The Foundation for Partnership Initiatives in the Niger Delta (PIND) has committed more than $190 million in carrying out its corporate mandates in the Niger Delta since its inception about eight years ago.
The Deputy Executive Director of PIND, Mr. Tunji Idowu disclosed this while fielding questions from participants at executive session of the Capacity Building for Local Empowerment (CAPABLE) of regional and national media practitioners, at the PIND Centre Egbokodo-Itsekiri in Warri South Local Government Area, Delta State.
Idowu, who gave a detailed explanation on the organisation’s efforts to tackle poverty and associated insecurity in the region, also stressed the need for all stakeholders to brace up for possible threats to peace in the Niger-Delta especially in view of Nigeria’s 2019 general election.
He noted that PIND had been largely funded by Chevron Corporation to effectively carry out its mandate of building partnerships towards enhancing equitable social and economic development in the region in an atmosphere of peace.
Idowu revealed that Chevron mobilised PIND with $90 million while the organisation successfully sourced over $100 million from several donor agencies it has partnered.
Since taking off, according to him, PIND received $50 and $40 million in the first and second phases, respectively, agencies, including USAID, Rotary and others, provided over $100 million through partnerships.
He noted that partnership-based interventions are often advised by identified need areas rather than guesswork, saying that the growth of membership of its Partnership for Peace (P4P) programme from about 100 in 2010 to over 7000 persons across the nine states in the Niger Delta today was a measure of the success of PIND.
He added that PIND could disappear from the scene once the people had sufficiently bought into the process by recognising the import of its various partnerships, in terms of adopting improved agronomic and business models introduced by the organisation.
By 2017, Idowu observed that PIND’s activities led to the increased productivity of at least 31,677 farmers, adding that by supporting a vibrant market through its novel market systems model, higher productivity had yielded bigger incomes for smallholder farmers including rural women.
According to him, donor funds were used to execute specific projects the donors wanted the foundation “to implement on their behalf, ultimately in the spirit of engendering sustainable peace and economic development of the oil-rich region.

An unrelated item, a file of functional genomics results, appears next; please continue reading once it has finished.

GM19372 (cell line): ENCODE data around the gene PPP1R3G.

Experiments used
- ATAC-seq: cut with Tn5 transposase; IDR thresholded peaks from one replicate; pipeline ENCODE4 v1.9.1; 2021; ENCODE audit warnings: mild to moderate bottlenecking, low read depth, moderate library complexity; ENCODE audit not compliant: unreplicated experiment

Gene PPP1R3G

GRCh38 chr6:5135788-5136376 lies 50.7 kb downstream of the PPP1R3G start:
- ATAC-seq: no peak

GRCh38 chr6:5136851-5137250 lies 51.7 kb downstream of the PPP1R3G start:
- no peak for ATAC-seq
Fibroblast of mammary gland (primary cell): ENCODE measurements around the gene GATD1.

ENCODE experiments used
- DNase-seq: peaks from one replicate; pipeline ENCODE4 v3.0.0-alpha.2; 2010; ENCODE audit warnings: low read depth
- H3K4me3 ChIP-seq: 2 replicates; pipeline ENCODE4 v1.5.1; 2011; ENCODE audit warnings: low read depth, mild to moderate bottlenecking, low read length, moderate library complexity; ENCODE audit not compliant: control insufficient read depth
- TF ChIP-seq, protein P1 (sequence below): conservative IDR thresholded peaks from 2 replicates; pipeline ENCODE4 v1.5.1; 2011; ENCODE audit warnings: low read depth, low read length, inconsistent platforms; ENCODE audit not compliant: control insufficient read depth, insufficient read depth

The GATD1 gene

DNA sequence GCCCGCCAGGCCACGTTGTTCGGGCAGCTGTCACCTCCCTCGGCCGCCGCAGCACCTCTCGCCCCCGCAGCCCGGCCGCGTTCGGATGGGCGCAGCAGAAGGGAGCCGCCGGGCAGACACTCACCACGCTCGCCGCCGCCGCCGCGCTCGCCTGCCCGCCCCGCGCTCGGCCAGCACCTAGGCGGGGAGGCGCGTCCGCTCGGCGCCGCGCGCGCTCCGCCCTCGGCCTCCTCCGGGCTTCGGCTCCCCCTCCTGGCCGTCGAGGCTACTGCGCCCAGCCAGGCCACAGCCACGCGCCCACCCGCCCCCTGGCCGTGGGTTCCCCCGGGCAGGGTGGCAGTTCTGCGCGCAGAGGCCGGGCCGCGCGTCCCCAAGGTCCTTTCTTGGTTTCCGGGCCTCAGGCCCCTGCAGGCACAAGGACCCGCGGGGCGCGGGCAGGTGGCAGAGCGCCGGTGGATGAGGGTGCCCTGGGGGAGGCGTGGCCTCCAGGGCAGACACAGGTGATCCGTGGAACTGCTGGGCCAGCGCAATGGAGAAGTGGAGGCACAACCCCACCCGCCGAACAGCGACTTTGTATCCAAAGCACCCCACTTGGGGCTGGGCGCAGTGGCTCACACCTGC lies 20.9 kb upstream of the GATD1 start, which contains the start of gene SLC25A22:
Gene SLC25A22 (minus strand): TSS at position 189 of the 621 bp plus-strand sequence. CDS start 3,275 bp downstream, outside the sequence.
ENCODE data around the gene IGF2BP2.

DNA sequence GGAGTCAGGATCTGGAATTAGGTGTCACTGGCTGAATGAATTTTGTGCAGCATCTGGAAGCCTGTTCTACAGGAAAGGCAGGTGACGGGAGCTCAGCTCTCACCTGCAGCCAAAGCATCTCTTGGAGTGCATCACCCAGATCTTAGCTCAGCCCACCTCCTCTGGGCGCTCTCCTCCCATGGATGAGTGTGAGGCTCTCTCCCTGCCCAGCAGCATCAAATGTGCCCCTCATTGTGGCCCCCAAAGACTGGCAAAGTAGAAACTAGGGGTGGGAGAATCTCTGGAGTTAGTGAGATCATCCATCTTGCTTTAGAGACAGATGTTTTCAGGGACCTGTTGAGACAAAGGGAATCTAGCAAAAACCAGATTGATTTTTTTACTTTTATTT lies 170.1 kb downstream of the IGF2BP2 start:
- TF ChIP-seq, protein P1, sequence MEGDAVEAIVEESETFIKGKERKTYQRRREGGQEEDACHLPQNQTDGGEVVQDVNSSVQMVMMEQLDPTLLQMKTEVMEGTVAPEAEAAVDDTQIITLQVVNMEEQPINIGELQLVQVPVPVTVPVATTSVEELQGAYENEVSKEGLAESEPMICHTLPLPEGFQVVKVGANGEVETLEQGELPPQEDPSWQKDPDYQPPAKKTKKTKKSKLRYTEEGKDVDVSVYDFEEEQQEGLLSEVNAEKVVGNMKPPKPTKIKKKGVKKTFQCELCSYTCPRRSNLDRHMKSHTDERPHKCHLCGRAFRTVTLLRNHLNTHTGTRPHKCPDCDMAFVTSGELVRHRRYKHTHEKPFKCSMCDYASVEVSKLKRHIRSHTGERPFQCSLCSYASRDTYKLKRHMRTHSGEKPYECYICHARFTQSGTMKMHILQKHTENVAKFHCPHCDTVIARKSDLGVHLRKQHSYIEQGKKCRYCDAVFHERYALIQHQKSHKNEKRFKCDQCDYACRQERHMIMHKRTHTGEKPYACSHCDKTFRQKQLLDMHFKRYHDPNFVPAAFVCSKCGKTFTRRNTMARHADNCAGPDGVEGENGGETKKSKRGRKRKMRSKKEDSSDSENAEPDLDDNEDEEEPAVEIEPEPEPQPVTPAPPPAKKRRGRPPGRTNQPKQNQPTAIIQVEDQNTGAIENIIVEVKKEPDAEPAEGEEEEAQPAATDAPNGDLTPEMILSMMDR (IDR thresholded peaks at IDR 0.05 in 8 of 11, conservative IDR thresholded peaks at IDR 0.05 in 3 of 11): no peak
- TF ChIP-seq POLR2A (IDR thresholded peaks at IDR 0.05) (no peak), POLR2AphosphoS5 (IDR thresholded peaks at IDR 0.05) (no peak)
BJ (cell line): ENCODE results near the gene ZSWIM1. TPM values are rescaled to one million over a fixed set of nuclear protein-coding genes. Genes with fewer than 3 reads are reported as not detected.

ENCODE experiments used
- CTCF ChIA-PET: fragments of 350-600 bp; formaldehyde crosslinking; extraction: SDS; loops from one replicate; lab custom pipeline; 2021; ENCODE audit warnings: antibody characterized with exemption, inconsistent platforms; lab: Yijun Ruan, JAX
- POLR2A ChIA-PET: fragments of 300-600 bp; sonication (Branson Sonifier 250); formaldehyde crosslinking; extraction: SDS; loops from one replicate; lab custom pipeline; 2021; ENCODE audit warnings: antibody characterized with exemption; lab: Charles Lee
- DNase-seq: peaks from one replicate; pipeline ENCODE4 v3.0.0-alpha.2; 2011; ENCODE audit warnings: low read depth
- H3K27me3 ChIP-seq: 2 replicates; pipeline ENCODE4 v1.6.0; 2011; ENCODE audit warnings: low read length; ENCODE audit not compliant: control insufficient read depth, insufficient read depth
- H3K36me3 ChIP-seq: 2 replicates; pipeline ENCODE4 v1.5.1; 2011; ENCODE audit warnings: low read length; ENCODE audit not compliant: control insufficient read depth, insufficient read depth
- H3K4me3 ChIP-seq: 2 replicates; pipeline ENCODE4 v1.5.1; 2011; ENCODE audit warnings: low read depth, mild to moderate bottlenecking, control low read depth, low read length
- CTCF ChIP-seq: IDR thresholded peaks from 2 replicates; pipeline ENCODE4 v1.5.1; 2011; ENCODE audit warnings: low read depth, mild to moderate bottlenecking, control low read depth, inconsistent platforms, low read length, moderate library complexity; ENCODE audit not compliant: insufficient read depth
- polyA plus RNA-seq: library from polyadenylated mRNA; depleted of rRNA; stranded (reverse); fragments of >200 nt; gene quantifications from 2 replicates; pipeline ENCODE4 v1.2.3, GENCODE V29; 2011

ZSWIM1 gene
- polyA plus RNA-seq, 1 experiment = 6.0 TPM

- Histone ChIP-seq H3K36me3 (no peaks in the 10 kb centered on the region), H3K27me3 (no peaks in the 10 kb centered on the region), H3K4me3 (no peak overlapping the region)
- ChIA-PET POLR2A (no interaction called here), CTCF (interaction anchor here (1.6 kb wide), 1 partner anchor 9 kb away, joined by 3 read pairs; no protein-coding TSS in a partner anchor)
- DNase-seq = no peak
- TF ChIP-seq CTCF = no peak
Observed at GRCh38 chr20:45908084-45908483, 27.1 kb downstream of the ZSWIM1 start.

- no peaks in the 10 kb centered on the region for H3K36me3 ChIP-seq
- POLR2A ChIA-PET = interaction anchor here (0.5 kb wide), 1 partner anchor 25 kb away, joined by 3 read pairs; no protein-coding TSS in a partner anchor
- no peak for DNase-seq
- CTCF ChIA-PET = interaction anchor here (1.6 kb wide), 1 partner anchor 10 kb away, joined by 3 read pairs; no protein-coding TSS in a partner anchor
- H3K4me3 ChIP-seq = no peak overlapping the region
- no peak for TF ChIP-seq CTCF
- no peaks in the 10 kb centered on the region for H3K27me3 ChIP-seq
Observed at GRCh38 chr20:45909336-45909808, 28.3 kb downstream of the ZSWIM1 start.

“Achievements of the Foundation are measurable through evaluation of PIND’s partnership in the areas of agriculture, agro processing, aquaculture as well as market systems research, analysis and capacity and peace building.”
However, Idowu urged government at all levels to be alive to their responsibilities especially by being proactive and ‘’responding appropriately to early warning signs to checkmate lethal violence, which has remained relatively high in the first and quarters of this year.
Also, Senior Market Development Advisor of PIND, Mr. Misan Edema-Sillo, had explained the dynamics of the market systems module, saying the organisation effectively built partnerships with useful linkages in palm oil, cassava, aquaculture, cocoa and businesses.
Following these interventions, Edema-Sillo said that 14,847 cassava farmers in the Niger Delta benefitted from collaboration with technical input companies and agro product dealers, thereby creating 403 direct jobs in the Niger Delta.
He said: “Five fabricators were trained in contemporary technology of palm oil processing and equipment with the beneficiaries producing the needed equipment, making processing of oil higher yielding.
The CAPABLE capacity building training for media practitioners in the country also saw Arafat Salami, Chief News Editor, Voice of Nigeria and the Oak Centre for Journalism Development urging media practitioners in Nigeria to focus more on solution journalism in order to enhance sustainable peace and development in the society.
Culled from: This Day